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Every person makes mistakes at some time in the workplace. Everyone needs someone to come alongside them to help them improve.  If you’re a leader, it is your responsibility and your privilege to be the person who helps them get better. That often begins with a candid conversation. But before you have it, it helps to ask yourself what the nature of the problem might be.

My friend Sam Chand says that when he is having difficulty with a person he asks himself one simple question, “Is this person a can’t or a won’t? Can’t is about abilities. We can help these kinds of people in most cases—not in all cases, but in most. But won’t is about attitude. If the issue is attitude, the time to let that person know there is a problem is now, because here is the deal: we hire people for what they know and fire them for who they are.”

I believe that people can improve their attitudes and their abilities.  And because I do, I talk to them about where they’re coming up short.  If you’re a leader and you want to help people, you need to be willing to have those tough conversations. So how does a leader handle being relational while still trying to move people forward? By balancing care and candor.

Care without candor creates dysfunctional relationships.

Candor without care creates distant relationships.

But care balanced with candor creates developing relationships.

Here is how care and candor work together in leadership:

Caring Values The Person While Candor Values The Person’s Potential

To lead successfully, it is important for you to value people. That is foundational to solid relationships. Caring for others demonstrates that you value them. However, if you want to help them get better, you have to be honest about where they need to improve.  That shows that you value the person’s potential, and requires candor.

If you’re candid with someone but with their benefit in mind, it doesn’t have to be harmful. It can be similar to the work of a surgeon.  It may hurt, but it shouldn’t harm.  As a leader, you must be willing and able to do that. If not, you won’t be able to help your people grow and change.

Caring Establishes The Relationship While Candor Expands The Relationship

The things that usually help to establish a relationship are common ground and care. But those things usually aren’t enough to make a relationship grow. To expand a relationship, candor and open communication are required.

Most leaders I talk to have a difficult conversation that they know they need to have but are avoiding. Usually they are reluctant for one of two reasons: either they don’t like confrontation, or they fear that they will hurt the person they need to talk to. But if a leader can balance care and candor, and the follower responds with grace and willingness to grow, it will actually deepen and strengthen the relationship.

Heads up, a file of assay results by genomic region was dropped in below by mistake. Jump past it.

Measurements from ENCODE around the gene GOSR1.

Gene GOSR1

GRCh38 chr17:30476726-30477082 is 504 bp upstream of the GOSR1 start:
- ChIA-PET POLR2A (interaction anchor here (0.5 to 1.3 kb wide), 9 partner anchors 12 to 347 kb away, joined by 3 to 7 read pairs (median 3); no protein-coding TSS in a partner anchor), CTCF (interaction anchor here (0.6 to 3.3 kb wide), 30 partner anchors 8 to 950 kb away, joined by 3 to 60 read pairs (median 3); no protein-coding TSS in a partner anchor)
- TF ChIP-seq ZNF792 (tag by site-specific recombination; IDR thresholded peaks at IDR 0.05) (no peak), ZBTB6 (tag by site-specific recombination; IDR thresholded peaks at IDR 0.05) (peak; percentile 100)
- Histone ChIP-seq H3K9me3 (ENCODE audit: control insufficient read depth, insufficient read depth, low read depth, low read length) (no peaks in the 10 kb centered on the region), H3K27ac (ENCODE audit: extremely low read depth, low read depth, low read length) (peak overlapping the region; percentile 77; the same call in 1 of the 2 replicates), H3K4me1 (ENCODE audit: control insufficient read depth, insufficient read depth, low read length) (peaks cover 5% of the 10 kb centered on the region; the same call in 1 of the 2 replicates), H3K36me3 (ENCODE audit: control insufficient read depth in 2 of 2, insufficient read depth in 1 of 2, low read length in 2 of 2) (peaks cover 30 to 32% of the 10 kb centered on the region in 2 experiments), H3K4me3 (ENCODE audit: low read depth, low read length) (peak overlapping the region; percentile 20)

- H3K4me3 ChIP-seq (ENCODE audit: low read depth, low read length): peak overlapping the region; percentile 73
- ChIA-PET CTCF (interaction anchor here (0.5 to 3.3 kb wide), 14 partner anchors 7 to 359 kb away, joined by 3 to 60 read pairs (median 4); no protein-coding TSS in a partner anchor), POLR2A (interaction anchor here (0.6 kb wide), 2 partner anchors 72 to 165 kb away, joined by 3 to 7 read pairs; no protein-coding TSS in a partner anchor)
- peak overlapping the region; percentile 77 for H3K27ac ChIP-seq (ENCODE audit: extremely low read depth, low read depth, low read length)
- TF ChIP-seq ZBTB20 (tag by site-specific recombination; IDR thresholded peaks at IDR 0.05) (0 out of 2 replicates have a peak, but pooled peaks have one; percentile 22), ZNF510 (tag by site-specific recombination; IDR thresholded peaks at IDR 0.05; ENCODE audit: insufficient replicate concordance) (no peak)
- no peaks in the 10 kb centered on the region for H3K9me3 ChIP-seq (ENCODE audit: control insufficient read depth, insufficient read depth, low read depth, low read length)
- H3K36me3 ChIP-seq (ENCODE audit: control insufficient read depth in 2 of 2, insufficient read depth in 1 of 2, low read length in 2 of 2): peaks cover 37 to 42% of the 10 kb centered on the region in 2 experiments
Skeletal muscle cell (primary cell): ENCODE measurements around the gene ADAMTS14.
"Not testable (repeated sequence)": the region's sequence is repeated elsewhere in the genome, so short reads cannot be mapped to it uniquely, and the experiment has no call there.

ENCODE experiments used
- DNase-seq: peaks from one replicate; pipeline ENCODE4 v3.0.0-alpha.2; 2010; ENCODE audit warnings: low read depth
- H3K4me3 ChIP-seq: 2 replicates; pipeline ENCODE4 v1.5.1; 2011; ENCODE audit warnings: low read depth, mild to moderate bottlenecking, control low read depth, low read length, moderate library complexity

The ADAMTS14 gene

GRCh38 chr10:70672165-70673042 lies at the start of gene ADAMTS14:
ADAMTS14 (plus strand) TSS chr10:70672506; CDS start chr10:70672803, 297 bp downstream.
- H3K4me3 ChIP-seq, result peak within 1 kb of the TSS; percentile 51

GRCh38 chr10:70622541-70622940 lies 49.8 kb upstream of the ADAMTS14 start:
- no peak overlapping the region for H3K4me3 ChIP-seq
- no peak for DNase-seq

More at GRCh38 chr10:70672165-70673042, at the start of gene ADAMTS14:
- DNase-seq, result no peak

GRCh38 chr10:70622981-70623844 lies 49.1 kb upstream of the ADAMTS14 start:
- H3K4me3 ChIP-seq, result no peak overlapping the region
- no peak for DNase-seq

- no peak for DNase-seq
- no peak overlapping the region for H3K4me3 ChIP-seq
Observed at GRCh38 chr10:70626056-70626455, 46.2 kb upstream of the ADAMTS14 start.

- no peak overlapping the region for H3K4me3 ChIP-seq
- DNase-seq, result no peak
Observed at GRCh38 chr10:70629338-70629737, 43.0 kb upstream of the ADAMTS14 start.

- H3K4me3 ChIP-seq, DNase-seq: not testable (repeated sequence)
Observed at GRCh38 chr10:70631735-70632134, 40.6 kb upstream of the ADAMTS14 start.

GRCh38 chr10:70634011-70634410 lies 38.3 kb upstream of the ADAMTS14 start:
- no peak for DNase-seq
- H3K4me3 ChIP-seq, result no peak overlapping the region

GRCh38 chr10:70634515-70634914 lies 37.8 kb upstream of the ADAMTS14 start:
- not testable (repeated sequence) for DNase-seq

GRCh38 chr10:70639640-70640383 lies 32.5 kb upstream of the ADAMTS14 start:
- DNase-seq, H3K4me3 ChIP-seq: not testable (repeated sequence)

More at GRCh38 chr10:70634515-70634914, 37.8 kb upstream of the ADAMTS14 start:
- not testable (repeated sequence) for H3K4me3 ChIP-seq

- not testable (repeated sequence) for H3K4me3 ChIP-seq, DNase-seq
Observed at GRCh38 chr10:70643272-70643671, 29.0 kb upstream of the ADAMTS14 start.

Caring Defines The Relationship While Candor Directs The Relationship

Solid relationships are defined by how people care about one another.  But just because people care about one another doesn’t mean that they are going anywhere together.  Getting the team moving together to accomplish a goal is the responsibility of the leader, and that often requires candor. My friend, Colin Sewell, owner of several auto dealerships, said to me, “Leaders have to make the best decisions for the largest group of people. Therefore, leaders give up the right to cater to an individual if it hurts the team or the organization.” If you want to lead people well, you need to be willing to direct them candidly.

Caring Should Never Suppress Candor While Candor Should Never Displace Caring

The bottom line, which has already become very clear, is that good leaders must embrace both care and candor. You can’t ignore either. So to help you strive to keep the balance between the two, I’ve created a caring candor checklist for working with people. Before having a candid conversation, make sure that you can answer yes to the following questions:

  • Have I invested in the relationship enough to be candid with them?
  • Do I truly value them as people?
  • Am I sure this is their issue and not mine?
  • Am I sure I’m not speaking up because I feel threatened?
  • Is the issue more important than the relationship?
  • Does this conversation clearly serve their interests and not just mine?
  • Am I willing to invest time and energy to help them change?
  • Am I willing to show them how to do something, not just say what’s wrong?
  • Am I willing and able to set clear, specific expectations?

If you can answer yes to all of these questions, then your motives are probably right and you have a good chance of being able to communicate effectively.

As a young leader, I found it very difficult to have candid conversations with people. I often postponed those difficult talks, hoping that an issue would go away. Seldom did that happen. Maybe you relate to that.  If so, you’ll be glad to hear that you’re normal. However, you need to know that candid conversations are a leader’s responsibility and must be done—but in the right way with the right attitude. When an employee is hired to get a certain job done and doesn’t, that hurts the team and the organization. And it’s then time for the leader to take action. That can be very hard; but in the long term, it’s best not only for the organization, but also for the person who needs to hear what’s not going right. If your goal is to help the individual, improve the team, and fulfill the vision of the organization, then this is the path you should follow as a leader.

Adapted from my upcoming book, The Five Levels of Leadership (October 2011)

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